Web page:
A common question from people starting in the audio industry is, “should I have a full-time job or freelance?” Even veteran professionals may ask themselves that question throughout their careers. It is perfectly normal to want different things during different stages of our lives!
I lived a freelance life for a long time, and I eventually started applying for full-time positions for economic stability and professional development. After many applications and a few interviews, I eventually got a job at NPR! I have been there for almost three years now, and have discovered a few surprising benefits of working full-time along the way.
This one is perhaps the most obvious. Personally, I have been able to pay off debt, build savings, travel and have a wedding without going into debt. I have also been able to do basic things such as have health insurance and buy food and clothes without feeling guilty or worrying about whether any of it would set me back. All of this has been achieved through a combination of a steady paycheck and diligent budgeting.
This brings me to a bonus economic benefit. Through consistent work, I have had the time to learn about better financial practices. I have had the time to research different budgeting and saving methods, read stories about how others have paid off debt, developed budgets through spreadsheeting, read up about building better credit, and even began to understand investing. I should have made more time for such things when I freelanced, but I never got good at it because I was always flying by the seat of my pants and just focused on current expenses or saving for the next time I did not have a gig. A steady paycheck has enabled me to spend time learning about long-term financial well-being.
I was definitely prone to self-martyrdom in my freelance career. I was always pushing aside things like dentist and doctor’s appointments. To the rest of society, these things are non-negotiable. And they should also be priorities for those of us who work in production! My mental health and thus, my ability to perform at work has increased drastically because I have had the time and guarantee for basic needs.
By “basic needs,” I mean routine exams, sick time, psychotherapy, and vacation time. If you are or desire to become a parent, maternity/paternity leave is a must. Yes, time off is a basic need. Even when you love what you do – rest is necessary. Time with loved ones is essential. Time to rest up when you are sick (for yourself, and so you don’t infect others) is essential. People outside of production view these needs as non-negotiables, and we should too. As I said, I have seen my work performance and ability to interact with others in a productive and positive way drastically increase by having my basic needs met.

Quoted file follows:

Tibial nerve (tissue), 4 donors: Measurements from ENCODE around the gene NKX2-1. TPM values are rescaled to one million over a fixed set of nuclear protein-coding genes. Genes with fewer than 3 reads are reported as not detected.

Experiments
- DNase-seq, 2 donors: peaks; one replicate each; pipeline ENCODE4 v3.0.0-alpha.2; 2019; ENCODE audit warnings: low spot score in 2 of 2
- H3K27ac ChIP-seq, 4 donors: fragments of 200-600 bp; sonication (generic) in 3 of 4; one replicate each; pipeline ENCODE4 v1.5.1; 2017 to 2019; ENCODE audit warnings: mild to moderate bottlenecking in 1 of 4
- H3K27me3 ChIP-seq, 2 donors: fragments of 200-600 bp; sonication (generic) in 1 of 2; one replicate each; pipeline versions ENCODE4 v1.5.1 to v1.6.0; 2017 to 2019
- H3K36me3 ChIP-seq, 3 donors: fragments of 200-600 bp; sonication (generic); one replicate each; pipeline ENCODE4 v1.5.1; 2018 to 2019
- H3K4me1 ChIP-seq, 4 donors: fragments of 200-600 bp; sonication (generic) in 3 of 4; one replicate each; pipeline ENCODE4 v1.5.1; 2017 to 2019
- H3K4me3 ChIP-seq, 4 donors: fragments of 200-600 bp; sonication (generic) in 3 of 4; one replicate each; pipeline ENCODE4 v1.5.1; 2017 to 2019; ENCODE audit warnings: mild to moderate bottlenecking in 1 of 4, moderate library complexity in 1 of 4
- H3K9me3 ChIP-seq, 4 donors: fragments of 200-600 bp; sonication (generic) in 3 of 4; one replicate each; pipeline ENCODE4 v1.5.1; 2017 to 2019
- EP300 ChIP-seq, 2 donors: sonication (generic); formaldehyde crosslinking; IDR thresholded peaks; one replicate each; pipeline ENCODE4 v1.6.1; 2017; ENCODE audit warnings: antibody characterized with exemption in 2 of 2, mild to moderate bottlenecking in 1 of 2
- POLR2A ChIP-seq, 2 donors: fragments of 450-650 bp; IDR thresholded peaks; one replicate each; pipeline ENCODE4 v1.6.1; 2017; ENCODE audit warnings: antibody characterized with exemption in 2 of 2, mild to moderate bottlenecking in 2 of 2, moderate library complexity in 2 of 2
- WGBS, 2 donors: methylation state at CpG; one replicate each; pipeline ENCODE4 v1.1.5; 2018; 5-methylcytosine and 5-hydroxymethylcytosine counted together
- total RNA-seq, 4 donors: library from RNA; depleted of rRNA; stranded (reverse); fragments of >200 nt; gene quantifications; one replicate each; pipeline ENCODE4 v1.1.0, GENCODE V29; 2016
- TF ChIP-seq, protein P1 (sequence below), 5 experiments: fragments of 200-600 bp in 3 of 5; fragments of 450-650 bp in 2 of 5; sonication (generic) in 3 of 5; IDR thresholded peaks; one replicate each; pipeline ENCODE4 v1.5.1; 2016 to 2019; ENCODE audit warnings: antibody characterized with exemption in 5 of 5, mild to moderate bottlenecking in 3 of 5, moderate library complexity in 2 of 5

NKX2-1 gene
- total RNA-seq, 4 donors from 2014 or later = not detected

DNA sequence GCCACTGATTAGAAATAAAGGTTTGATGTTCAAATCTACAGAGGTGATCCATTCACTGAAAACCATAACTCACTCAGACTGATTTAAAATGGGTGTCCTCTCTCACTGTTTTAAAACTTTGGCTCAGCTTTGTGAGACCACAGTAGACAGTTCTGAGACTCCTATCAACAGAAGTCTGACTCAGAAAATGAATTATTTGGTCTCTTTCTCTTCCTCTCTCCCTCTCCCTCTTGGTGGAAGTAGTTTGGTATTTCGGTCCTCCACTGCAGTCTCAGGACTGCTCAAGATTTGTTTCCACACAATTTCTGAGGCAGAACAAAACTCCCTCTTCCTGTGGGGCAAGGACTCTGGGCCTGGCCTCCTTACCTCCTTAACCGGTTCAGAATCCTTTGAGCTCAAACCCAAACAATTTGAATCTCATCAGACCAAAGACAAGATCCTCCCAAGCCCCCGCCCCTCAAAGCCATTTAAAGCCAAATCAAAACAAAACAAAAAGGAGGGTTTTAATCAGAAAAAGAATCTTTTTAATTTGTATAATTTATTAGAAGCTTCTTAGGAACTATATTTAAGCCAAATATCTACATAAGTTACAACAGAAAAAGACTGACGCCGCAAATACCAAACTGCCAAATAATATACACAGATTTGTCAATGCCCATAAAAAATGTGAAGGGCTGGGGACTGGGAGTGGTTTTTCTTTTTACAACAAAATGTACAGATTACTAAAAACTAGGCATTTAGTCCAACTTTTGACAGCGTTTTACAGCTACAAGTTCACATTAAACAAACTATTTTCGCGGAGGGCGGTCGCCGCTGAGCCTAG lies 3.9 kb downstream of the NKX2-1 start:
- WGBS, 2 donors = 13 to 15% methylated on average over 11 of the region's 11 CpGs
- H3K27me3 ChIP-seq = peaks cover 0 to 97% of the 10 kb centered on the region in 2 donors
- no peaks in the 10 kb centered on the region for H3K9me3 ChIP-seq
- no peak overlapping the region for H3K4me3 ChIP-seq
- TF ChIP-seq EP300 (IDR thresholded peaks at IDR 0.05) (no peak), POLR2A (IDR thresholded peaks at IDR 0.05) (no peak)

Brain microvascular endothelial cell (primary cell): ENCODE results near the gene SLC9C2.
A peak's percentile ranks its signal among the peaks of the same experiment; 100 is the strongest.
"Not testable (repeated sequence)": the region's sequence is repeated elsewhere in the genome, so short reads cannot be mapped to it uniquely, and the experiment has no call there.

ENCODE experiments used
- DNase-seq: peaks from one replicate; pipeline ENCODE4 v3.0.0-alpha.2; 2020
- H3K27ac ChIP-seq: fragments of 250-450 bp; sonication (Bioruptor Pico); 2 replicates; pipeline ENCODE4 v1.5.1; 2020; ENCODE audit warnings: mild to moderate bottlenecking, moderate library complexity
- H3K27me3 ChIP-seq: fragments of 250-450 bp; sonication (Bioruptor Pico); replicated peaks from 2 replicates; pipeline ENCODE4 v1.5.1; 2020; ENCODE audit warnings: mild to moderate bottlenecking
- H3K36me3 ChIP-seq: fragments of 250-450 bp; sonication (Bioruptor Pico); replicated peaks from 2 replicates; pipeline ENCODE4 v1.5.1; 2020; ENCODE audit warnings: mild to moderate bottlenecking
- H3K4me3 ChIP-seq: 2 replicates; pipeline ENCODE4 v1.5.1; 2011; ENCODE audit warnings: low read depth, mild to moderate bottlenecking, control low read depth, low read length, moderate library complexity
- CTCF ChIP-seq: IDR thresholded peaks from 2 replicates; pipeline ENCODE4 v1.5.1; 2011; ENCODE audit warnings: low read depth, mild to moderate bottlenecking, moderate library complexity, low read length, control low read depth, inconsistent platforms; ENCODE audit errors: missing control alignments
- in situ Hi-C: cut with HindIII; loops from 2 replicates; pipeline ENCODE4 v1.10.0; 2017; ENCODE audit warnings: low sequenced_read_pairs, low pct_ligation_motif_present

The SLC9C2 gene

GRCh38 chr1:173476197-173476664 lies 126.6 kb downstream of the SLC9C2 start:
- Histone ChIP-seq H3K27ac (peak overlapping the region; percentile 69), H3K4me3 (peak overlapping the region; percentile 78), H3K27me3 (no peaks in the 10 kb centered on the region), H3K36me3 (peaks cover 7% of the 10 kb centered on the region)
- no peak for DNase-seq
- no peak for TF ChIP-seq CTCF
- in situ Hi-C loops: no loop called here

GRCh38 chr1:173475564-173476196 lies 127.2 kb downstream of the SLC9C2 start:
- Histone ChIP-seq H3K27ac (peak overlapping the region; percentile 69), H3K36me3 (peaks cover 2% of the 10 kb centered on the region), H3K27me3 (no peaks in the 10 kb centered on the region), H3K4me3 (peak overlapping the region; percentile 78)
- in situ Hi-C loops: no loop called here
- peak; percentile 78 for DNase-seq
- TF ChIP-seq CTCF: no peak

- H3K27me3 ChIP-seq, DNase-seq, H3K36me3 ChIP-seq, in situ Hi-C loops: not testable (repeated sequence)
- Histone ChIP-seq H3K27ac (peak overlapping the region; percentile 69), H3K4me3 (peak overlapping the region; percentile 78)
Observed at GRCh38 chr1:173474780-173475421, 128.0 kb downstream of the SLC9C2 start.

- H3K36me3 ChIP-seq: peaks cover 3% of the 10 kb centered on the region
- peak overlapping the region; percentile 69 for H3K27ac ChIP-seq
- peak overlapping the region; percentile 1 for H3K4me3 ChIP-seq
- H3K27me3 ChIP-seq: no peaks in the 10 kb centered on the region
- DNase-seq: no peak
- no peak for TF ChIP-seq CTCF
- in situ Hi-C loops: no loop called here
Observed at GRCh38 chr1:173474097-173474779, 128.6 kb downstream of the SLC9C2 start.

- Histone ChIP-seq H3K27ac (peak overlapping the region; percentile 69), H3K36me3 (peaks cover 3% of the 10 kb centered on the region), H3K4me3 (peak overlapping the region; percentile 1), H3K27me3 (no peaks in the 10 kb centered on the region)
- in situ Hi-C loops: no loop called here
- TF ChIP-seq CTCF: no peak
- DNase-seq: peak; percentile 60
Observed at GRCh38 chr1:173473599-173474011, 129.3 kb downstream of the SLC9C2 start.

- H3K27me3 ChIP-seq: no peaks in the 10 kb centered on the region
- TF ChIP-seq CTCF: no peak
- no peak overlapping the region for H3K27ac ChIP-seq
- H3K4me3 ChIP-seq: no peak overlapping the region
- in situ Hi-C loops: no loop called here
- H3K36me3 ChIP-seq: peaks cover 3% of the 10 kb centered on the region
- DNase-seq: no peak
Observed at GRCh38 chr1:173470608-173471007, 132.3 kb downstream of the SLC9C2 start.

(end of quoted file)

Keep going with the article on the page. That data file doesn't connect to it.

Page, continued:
We get really good at things by working on them consistently. At my job, I have gotten really good at audio repair (de-noising, de-clicking, spectral editing, etc.), mixing the human voice, mixing to loudness standards, editing and mixing in ProTools, and routing connections for broadcast. I use my ears every day and have noticed improvements in my technical listening skills. When I freelanced, I was working on skills less consistently or using different skills day to day. Zeroing in on specific skills has allowed me to get really good at everything I mentioned above.
I also work with many other audio engineers! We swap tips and tricks all the time. Learning from other audio people is a huge benefit to a full-time job. It has also increased my self-esteem when I can share an effective audio strategy with someone else. As a freelancer, I was not always sure the way I did things was “right.” But now I am surrounded by people who validate my knowledge too. Being able to receive and exchange knowledge has been one of my favorite experiences.
This is the most surprising one, or at least it was for me! Having a full-time job in audio has allowed me to reflect on what my career has been and what I want it to be. In the past, I had positions where there were unreasonable expectations or they were unclear. And all of us have had to deal with the toxic, degrading boss or worked under other audio people who did not treat others with basic dignity and respect.
At NPR, I have seen how we can treat others with productive kindness. We can support one another and give constructive feedback while meeting deadlines, working under pressure, and producing high-end content. Now that such actions have been demonstrated to me, I know how I want to act throughout my career, and what I expect from the people I work with. I have boundaries now that I did not have in my previous work.
Besides general culture and attitudes, I have also reflected on the kind of work I want to do. I have been able to ask myself questions such as, what am I gaining from this job? What am I missing? What could I be doing differently? How can I do more work that aligns with my values? How can I do more creative work? What skills do I want to learn next? What is important to me outside of work? These questions are very necessary for career growth.
During these past three years, I have learned that a full-time job can provide economic stability; the importance of meeting primary health needs; an environment to consistently develop and exchange skills; and the time for personal reflection. I would like to close out by mentioning that taking a full-time position does not have to be a forever choice. You can have a job for a while, then go freelance, then go back to another job, and so on. Our field demands agility, and that includes making choices that will keep you working towards your goals and personal happiness.